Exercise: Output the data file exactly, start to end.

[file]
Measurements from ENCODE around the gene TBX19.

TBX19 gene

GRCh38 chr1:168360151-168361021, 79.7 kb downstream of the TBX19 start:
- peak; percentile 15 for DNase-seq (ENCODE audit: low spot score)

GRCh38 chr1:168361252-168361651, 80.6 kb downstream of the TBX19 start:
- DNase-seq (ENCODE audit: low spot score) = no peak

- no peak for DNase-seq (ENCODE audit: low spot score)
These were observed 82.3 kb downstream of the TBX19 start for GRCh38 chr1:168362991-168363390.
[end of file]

Measurements from ENCODE around the gene TBX19.

TBX19 gene

GRCh38 chr1:168360151-168361021, 79.7 kb downstream of the TBX19 start:
- peak; percentile 15 for DNase-seq (ENCODE audit: low spot score)

GRCh38 chr1:168361252-168361651, 80.6 kb downstream of the TBX19 start:
- DNase-seq (ENCODE audit: low spot score) = no peak

- no peak for DNase-seq (ENCODE audit: low spot score)
These were observed 82.3 kb downstream of the TBX19 start for GRCh38 chr1:168362991-168363390.